You should discuss with your vet about possible home remedies for dog constipation, but here’s a rundown of the best treatments for dog constipation relief:
Insufficient fiber in a dog’s diet is a fairly common cause of constipation, and many dog owners report that increasing fiber intake is an effective dog constipation remedy.
Nonetheless, a lot of fiber combined with a lack of sufficient hydration might also lead to constipation. If your pet is already consuming a lot of fiber, it is important to ensure you’re providing him with plenty of fresh water to help soften the fibrous content.
If your pooch tends to produce rock-hard stools, chances are he needs more moisture content. There are several foods that might help to prevent dehydration or provide the much-needed extra fiber to unblock his pipes.
These include canned pumpkin, wet dog food, wheat bran, Metamucil, or a few drops of olive oil added to his regular meals. Pumpkin is rich in fiber and has high water content, which also helps to maintain a healthy body weight.
Some veterinarians also recommend giving a high fiber supplement to help ease a dog s constipation. However, it’s important to discuss this with your veterinarian, and make sure Fido gets enough fluids in addition to the fiber supplement that you decide to give him.
However, you should check with your animal doctor before doing so, and be sure that your dog drinks plenty of water along with any fiber supplement you provide him.
Diet has a direct impact on virtually every aspect of your pet’s well-being, and today’s foods are packed with additives and fillers – which can have a negative impact on the digestive system. Feeding your pet complete and balanced food is recommended, particularly if your pup tends to experience occasional bouts of constipation.
Not only is proper hydration and exercise important for your pup's health, but these two aspects also help to boost digestive function.
Proper exercises are essential for their intestinal health as well. Keep in mind that dogs that don’t get sufficient exercise might experience chronic constipation along with other medical problems.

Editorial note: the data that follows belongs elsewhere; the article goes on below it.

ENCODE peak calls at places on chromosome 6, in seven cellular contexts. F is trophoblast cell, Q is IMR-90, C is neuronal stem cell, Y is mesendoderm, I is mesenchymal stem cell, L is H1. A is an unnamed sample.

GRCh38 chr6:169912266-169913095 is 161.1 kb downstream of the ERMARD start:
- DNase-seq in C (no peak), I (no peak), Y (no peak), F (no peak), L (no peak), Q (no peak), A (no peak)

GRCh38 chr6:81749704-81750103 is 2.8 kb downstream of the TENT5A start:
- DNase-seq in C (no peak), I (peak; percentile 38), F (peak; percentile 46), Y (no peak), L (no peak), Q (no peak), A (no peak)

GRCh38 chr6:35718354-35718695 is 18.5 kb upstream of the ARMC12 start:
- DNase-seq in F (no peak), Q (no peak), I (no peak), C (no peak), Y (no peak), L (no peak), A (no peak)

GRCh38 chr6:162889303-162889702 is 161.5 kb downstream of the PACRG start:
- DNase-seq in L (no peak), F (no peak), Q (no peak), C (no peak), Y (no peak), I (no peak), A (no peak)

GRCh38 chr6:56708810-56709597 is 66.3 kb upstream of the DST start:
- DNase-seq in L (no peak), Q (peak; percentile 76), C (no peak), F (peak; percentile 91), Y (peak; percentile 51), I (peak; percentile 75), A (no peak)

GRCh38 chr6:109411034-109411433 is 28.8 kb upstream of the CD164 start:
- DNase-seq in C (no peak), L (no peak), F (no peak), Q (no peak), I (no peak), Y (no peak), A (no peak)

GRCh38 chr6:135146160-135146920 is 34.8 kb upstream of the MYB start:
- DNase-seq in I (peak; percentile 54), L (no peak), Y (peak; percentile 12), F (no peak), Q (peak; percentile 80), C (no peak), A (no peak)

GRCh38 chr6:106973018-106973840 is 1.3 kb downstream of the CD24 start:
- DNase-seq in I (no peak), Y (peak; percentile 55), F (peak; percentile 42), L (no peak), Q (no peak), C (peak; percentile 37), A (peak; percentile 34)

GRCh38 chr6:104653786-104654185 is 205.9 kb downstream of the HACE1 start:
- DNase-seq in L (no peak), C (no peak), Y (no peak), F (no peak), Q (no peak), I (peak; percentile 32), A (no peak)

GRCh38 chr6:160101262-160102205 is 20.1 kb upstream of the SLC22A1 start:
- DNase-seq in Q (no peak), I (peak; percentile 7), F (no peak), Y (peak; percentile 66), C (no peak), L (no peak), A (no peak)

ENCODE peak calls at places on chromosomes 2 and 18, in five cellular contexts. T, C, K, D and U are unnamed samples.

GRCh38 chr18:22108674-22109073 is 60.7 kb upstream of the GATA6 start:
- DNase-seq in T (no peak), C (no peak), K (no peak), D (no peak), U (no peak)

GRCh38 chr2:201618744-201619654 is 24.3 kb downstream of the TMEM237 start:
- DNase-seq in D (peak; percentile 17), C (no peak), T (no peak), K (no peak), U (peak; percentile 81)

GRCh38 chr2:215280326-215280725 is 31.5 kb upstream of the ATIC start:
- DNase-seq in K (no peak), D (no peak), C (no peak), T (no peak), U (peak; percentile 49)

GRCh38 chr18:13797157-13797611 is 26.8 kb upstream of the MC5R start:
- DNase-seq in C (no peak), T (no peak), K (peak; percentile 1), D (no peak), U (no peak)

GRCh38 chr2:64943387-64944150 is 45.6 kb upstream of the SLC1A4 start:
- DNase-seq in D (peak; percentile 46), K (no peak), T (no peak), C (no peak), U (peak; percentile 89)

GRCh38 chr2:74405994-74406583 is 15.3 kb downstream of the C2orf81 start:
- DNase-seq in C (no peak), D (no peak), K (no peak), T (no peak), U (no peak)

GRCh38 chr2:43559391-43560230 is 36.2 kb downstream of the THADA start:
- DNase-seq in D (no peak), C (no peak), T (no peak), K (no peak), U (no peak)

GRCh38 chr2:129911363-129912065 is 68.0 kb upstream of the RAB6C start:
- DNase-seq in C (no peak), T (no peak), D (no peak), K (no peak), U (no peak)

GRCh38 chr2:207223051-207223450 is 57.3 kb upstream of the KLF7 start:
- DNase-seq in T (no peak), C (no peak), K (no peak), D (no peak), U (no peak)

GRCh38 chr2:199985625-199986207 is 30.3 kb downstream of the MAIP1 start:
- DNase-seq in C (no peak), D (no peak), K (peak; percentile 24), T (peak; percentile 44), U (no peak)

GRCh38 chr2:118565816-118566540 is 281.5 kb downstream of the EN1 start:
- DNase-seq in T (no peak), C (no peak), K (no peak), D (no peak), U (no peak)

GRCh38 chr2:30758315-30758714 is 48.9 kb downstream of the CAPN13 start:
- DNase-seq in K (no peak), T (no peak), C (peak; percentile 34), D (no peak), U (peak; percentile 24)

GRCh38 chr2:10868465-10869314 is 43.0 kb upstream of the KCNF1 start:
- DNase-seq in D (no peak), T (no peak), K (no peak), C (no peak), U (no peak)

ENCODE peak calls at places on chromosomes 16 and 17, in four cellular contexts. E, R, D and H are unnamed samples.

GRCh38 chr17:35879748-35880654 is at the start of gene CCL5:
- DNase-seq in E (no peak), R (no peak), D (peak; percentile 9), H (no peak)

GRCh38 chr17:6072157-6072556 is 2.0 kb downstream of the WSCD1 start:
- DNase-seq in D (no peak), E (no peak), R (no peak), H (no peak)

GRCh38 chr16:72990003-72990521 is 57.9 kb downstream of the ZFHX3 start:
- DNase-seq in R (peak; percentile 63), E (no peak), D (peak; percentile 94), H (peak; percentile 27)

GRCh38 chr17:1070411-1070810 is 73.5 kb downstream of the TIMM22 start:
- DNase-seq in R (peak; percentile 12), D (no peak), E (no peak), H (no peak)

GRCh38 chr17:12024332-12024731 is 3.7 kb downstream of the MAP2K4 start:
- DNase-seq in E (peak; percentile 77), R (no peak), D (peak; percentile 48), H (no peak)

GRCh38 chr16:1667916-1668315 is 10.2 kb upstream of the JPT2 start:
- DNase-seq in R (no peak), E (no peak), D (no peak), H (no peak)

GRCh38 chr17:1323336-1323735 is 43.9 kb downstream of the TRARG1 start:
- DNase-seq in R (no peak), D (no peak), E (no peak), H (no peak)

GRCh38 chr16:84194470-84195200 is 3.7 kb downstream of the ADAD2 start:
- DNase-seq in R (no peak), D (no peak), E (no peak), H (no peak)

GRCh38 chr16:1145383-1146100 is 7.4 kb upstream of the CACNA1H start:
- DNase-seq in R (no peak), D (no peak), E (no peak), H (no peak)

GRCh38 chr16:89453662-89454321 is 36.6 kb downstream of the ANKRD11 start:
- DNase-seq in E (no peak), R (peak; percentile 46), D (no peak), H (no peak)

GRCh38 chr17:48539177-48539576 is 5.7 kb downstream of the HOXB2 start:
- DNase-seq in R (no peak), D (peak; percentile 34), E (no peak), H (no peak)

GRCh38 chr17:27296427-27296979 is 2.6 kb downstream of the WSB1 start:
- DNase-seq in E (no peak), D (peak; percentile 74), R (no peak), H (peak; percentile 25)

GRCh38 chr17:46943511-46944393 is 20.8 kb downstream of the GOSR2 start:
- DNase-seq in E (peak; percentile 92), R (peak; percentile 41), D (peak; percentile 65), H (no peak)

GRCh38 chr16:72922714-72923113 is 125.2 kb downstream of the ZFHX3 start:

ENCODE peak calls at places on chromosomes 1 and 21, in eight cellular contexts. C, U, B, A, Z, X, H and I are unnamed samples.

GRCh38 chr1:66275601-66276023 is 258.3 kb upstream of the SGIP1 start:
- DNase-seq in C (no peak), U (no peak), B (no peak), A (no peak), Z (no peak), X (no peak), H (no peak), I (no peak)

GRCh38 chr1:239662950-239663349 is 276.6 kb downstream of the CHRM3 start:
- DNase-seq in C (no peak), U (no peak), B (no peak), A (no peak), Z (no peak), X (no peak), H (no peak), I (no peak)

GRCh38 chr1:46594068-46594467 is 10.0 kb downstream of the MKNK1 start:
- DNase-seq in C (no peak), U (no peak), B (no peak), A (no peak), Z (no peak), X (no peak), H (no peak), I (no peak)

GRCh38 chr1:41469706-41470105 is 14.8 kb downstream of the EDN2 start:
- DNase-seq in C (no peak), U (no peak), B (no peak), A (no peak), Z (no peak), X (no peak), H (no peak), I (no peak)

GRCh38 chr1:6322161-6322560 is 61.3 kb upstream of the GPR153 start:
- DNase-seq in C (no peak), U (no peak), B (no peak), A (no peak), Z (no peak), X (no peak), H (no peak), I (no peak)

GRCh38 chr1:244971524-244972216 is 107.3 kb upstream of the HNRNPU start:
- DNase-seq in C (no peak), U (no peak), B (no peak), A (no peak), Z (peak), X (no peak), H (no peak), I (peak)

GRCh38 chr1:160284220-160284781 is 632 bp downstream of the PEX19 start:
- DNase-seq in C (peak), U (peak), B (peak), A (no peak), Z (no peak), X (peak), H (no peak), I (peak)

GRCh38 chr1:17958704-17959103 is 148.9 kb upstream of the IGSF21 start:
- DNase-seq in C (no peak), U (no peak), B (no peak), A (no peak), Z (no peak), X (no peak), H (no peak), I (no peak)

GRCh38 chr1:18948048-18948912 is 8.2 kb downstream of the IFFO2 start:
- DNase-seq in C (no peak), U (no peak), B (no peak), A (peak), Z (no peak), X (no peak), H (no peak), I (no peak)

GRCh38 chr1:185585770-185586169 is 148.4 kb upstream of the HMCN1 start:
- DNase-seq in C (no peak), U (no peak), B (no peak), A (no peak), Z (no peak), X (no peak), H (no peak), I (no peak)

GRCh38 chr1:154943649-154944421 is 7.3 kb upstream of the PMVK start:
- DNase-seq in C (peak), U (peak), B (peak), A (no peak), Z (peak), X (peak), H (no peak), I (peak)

Therefore, it’s important to ensure your pooch is getting adequate exercise every day. Experts recommend taking your canine friend out for daily walks or runs for at least 20 minutes each day to help meet their exercise needs.
If the above recommendations don’t help to ease your pet’s constipation, or you simply want a dog constipation treatment method that takes the guesswork out of the equation as far as dosing goes, it advisable to consider over-the-counter medications. Many play the same role as the aforementioned therapies, but these allow you to administer the correct dosage each time.
Fiber supplements such as Vetasyl come in the form of a capsule but some types include smaller amounts of other effective ingredients as well.
An emollient laxative or stool softener like Lax’aire serves the same purpose as olive /coconut oil by providing lubrication, but also include certain ingredients that make them more effective and help to speed up the procedure. However, a dog laxative or stool softener should only be administered by a professional veterinary officer.
Probiotics can also help improve gut function and maintain a pet’s digestive system in good condition. In addition to working as a form of treatment, probiotics also have a preventative effect against constipation in dogs.
While some human medicines can help ease constipation in pets, make sure to talk to your veterinarian before administering any OTC medications to your pooch, as some can be harmful to dogs if the wrong dosage is administered.
When Should You Take Your Dog To The Vet For Constipation?